Article Publish Status: FREE
Abstract Title:

The histone deacetylase inhibitor butyrate improves metabolism and reduces muscle atrophy during aging.

Abstract Source:

Aging Cell. 2015 Dec ;14(6):957-70. Epub 2015 Aug 20. PMID: 26290460

Abstract Author(s):

Michael E Walsh, Arunabh Bhattacharya, Kavithalakshmi Sataranatarajan, Rizwan Qaisar, Lauren Sloane, Md M Rahman, Michael Kinter, Holly Van Remmen

Article Affiliation:

Michael E Walsh


Sarcopenia, the loss of skeletal muscle mass and function during aging, is a major contributor to disability and frailty in the elderly. Previous studies found a protective effect of reduced histone deacetylase activity in models of neurogenic muscle atrophy. Because loss of muscle mass during aging is associated with loss of motor neuron innervation, we investigated the potential for the histone deacetylase (HDAC) inhibitor butyrate to modulate age-related muscle loss. Consistent with previous studies, we found significant loss of hindlimb muscle mass in 26-month-old C57Bl/6 female mice fed a control diet. Butyrate treatment starting at 16 months of age wholly or partially protected against muscle atrophy in hindlimb muscles. Butyrate increased muscle fiber cross-sectional area and prevented intramuscular fat accumulation in the old mice. In addition to the protective effect on muscle mass, butyrate reduced fat mass and improved glucose metabolism in 26-month-old mice as determined by a glucose tolerance test. Furthermore, butyrate increased markers of mitochondrial biogenesis in skeletal muscle and whole-body oxygen consumption without affecting activity. The increase in mass in butyrate-treated mice was not due to reduced ubiquitin-mediated proteasomal degradation. However, butyrate reduced markers of oxidative stress and apoptosis and altered antioxidant enzyme activity. Our data is the first to show a beneficial effect of butyrate on muscle mass during aging and suggests HDACs contribute to age-related muscle atrophyand may be effective targets for intervention in sarcopenia and age-related metabolic disease.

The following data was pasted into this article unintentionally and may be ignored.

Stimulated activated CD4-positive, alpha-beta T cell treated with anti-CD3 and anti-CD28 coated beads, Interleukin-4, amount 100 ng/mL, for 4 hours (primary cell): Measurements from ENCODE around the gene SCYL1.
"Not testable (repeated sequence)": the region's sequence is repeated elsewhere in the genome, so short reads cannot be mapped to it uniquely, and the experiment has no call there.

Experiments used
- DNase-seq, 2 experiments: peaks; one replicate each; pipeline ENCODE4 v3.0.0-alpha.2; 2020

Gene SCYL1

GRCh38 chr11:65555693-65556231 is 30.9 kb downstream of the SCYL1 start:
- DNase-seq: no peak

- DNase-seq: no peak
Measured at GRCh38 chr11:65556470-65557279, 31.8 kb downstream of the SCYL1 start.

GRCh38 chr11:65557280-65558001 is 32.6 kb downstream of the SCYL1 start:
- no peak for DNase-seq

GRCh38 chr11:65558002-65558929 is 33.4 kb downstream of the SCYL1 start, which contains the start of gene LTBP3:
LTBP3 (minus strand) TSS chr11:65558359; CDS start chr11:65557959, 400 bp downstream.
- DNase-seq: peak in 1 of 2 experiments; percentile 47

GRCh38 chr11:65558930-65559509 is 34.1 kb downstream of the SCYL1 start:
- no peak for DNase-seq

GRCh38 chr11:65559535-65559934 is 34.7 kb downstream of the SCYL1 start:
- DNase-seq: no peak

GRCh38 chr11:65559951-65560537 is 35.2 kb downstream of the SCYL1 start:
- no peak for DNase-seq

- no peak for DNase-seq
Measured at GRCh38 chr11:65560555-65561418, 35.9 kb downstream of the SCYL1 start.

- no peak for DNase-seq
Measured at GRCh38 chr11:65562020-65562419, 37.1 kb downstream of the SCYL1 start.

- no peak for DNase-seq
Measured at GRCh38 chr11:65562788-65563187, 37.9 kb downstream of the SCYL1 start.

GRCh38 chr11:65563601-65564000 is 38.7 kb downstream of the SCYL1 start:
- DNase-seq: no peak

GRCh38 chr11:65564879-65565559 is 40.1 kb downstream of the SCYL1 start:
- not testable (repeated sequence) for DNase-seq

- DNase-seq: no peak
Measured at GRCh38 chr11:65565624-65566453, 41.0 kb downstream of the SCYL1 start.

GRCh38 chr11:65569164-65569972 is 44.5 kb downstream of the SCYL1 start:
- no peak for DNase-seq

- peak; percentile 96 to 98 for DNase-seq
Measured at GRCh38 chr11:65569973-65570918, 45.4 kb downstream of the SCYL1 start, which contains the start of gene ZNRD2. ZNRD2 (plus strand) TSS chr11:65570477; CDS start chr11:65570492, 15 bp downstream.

Study Type : Animal Study

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